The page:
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Flurbiprofen ophthalmic

Generic name: flurbiprofen ophthalmic [ FLUR-bi-PROE-fen ]
Brand name: Ocufen
Dosage form: ophthalmic solution (0.03%)
Drug class: Ophthalmic anti-inflammatory agents

Medically reviewed by Drugs.com on Jun 30, 2021. Written by Cerner Multum.

What is flurbiprofen ophthalmic?

Flurbiprofen is a nonsteroidal anti-inflammatory drugs (NSAID).

Flurbiprofen ophthalmic (for the eye) is used to keep your pupils from constricting, or narrowing, during eye surgery.

Flurbiprofen ophthalmic may also be used for purposes not listed in this medication guide.

Warnings

Use only as directed. Tell your doctor if you use other medicines or have other medical conditions or allergies.

Before taking this medicine

You should not use this flurbiprofen if you are allergic to it.

Tell your doctor if you have ever had:

It is not known if flurbiprofen will harm an unborn baby. Tell your doctor if you are pregnant or plan to become pregnant.

Ask a doctor if it is safe to breastfeed while using flurbiprofen ophthalmic.

Not approved for use by anyone younger than 18 years old.

How should I use flurbiprofen ophthalmic?

Follow all directions on your prescription label and read all medication guides or instruction sheets. Use the medicine exactly as directed.

Flurbiprofen ophthalmic is usually given every 30 minutes beginning 2 hours before your surgery.

Wash your hands before using eye medication.

To apply the eye drops: Pull down your lower eyelid to create a small pocket and squeeze a drop into this pocket. Close your eyes for 1 or 2 minutes.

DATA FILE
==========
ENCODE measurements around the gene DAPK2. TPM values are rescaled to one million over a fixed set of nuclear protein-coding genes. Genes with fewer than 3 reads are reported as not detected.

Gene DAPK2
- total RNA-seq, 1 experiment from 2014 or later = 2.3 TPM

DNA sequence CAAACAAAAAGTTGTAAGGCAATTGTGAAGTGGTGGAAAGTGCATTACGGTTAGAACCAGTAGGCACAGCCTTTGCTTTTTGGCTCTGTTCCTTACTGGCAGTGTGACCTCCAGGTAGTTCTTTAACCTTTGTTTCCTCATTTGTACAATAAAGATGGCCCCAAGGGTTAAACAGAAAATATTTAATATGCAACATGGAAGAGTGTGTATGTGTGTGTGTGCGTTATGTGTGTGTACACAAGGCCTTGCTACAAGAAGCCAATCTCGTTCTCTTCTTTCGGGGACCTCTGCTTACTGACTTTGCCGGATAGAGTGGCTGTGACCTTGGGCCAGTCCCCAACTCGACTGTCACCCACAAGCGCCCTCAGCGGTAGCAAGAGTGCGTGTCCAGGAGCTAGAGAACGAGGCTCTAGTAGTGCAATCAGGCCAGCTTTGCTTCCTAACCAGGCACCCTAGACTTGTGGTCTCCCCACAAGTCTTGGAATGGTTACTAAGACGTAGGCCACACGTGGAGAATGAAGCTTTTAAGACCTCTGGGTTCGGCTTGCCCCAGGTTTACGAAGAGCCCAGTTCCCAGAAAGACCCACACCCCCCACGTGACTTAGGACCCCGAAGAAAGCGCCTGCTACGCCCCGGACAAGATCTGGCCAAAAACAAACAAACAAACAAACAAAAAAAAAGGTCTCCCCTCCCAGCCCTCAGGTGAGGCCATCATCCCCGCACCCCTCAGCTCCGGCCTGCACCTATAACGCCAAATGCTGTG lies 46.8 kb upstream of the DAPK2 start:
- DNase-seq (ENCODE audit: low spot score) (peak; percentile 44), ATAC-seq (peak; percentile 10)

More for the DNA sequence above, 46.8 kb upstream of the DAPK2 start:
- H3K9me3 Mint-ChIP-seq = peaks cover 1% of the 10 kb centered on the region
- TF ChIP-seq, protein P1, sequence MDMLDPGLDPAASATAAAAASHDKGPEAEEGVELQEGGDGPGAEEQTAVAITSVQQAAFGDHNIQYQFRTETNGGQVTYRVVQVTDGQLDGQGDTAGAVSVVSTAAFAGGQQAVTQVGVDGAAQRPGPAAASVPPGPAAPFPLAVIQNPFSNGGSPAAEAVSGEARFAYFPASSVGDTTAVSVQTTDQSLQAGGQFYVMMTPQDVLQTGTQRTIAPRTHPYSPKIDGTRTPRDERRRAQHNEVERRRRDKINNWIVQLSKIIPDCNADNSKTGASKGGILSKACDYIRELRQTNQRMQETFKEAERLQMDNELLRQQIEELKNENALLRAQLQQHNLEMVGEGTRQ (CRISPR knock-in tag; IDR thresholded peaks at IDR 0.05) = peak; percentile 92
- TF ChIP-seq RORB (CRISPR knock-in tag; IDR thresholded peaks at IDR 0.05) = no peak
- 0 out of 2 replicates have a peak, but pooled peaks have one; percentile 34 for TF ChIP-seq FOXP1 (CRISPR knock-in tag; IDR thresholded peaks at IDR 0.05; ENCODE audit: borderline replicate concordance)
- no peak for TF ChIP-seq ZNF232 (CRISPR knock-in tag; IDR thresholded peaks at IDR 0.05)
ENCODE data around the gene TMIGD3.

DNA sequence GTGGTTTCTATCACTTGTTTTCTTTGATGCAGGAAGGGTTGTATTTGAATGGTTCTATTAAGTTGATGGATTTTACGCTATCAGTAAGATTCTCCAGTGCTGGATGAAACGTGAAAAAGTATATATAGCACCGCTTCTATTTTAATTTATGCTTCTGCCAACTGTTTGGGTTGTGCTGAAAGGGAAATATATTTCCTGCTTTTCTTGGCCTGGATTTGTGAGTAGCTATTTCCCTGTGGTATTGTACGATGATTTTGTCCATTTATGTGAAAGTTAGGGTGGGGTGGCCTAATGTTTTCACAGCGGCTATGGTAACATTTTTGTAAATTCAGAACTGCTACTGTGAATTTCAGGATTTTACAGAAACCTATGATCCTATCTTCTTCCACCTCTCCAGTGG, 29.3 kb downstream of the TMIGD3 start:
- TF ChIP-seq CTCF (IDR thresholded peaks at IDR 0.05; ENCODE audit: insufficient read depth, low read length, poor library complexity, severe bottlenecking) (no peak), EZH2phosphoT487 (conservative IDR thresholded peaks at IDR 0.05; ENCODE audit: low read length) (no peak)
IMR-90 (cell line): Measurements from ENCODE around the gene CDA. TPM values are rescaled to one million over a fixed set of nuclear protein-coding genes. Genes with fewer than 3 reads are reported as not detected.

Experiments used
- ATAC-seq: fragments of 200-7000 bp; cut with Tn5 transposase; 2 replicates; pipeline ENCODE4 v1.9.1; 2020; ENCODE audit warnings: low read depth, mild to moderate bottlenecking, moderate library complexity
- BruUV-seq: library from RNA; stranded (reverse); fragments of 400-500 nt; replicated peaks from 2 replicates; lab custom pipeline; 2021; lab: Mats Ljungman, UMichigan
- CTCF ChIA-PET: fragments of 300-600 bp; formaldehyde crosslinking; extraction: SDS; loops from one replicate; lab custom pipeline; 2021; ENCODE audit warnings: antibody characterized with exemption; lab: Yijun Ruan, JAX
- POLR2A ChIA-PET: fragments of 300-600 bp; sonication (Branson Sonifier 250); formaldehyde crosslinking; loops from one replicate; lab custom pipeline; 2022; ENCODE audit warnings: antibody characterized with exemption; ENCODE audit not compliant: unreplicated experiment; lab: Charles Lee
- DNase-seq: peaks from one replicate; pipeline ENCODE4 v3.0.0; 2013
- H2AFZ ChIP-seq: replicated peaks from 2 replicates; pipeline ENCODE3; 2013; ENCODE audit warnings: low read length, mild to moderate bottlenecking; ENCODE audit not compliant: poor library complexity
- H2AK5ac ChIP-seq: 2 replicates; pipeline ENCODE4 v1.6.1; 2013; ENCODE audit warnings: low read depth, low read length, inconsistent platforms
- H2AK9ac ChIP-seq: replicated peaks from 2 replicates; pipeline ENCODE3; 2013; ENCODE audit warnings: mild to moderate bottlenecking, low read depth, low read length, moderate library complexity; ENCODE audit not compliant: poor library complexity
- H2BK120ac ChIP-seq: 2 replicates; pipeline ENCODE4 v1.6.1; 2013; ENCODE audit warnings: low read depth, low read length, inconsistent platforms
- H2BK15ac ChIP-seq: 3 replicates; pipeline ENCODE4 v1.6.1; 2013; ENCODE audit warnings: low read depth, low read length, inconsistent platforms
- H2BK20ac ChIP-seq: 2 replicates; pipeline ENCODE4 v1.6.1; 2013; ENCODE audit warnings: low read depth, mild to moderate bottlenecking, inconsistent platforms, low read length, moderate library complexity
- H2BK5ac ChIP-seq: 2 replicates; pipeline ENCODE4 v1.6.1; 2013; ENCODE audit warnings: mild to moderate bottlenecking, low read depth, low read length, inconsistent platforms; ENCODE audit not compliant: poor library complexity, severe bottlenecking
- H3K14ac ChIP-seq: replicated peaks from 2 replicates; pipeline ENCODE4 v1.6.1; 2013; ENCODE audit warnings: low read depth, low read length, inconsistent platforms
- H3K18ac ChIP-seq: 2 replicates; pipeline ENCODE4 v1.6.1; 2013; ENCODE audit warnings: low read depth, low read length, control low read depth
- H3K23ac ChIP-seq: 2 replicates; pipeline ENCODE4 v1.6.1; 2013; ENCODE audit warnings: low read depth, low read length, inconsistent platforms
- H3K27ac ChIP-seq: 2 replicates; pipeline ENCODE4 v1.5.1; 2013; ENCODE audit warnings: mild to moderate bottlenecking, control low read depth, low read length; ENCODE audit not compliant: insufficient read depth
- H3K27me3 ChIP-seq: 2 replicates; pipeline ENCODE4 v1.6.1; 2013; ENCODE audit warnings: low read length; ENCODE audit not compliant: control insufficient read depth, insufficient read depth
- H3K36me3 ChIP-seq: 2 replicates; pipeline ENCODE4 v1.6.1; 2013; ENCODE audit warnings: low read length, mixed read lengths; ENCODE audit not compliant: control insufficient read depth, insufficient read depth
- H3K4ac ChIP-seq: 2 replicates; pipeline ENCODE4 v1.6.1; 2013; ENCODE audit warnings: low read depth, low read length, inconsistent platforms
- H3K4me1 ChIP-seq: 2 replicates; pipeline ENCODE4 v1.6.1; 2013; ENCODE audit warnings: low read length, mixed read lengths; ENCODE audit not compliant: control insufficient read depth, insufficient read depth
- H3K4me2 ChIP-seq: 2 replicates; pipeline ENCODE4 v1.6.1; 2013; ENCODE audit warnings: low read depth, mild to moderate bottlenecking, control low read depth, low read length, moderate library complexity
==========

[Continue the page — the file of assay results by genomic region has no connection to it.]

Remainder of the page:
Use only the prescribed number of drops. Use in both eyes only if your doctor has told you to.

Do not touch the dropper tip or place it directly on your eye. A contaminated dropper can infect your eye and lead to serious vision problems.

If using this medicine in both eyes: You may be given 2 bottles of flurbiprofen ophthalmic. Assign a separate bottle to each eye, and use only that bottle in that eye (left or right).

Store at room temperature away from moisture and heat. Keep the bottle(s) tightly closed when not in use.

What happens if I miss a dose?

Call your doctor for instructions if you miss the dose given before your surgery. The 2-hour timing is very important for flurbiprofen ophthalmic to be effective.

What happens if I overdose?

Seek emergency medical attention or call the Poison Help line at 1-800-222-1222 if anyone has accidentally swallowed the medicine.

What should I avoid after I receive flurbiprofen ophthalmic?

Do not wear any contact lens that has not been approved by your doctor.

Do not use other eye medications unless your doctor tells you to.

Flurbiprofen ophthalmic side effects

Get emergency medical help if you have signs of an allergic reaction: hives; difficult breathing; swelling of your face, lips, tongue, or throat.

Call your doctor at once if you have:

  • eye pain or redness;

  • an appearance of blood inside your eye;

  • vision changes (your eyes may be more sensitive to light); or

  • severe burning, stinging, or itching of your eyes.

Common side effects may include:

  • mild burning or stinging; or

  • blurred or hazy vision.

This is not a complete list of side effects and others may occur. Call your doctor for medical advice about side effects. You may report side effects to FDA at 1-800-FDA-1088.

Flurbiprofen ophthalmic dosing information

Usual Adult Dose for Inhibition of Intraoperative Miosis:

A total of 4 drops administered by instilling 1 drop approximately every half hour beginning 2 hours before surgery

Use: Inhibition of intraoperative miosis

What other drugs will affect flurbiprofen ophthalmic?

Tell your doctor about all your other medicines, especially:

Other drugs may affect flurbiprofen, including prescription and over-the-counter medicines, vitamins, and herbal products. Tell your doctor about all other medicines you use.

Further information

Remember, keep this and all other medicines out of the reach of children, never share your medicines with others, and use this medication only for the indication prescribed.

Always consult your healthcare provider to ensure the information displayed on this page applies to your personal circumstances.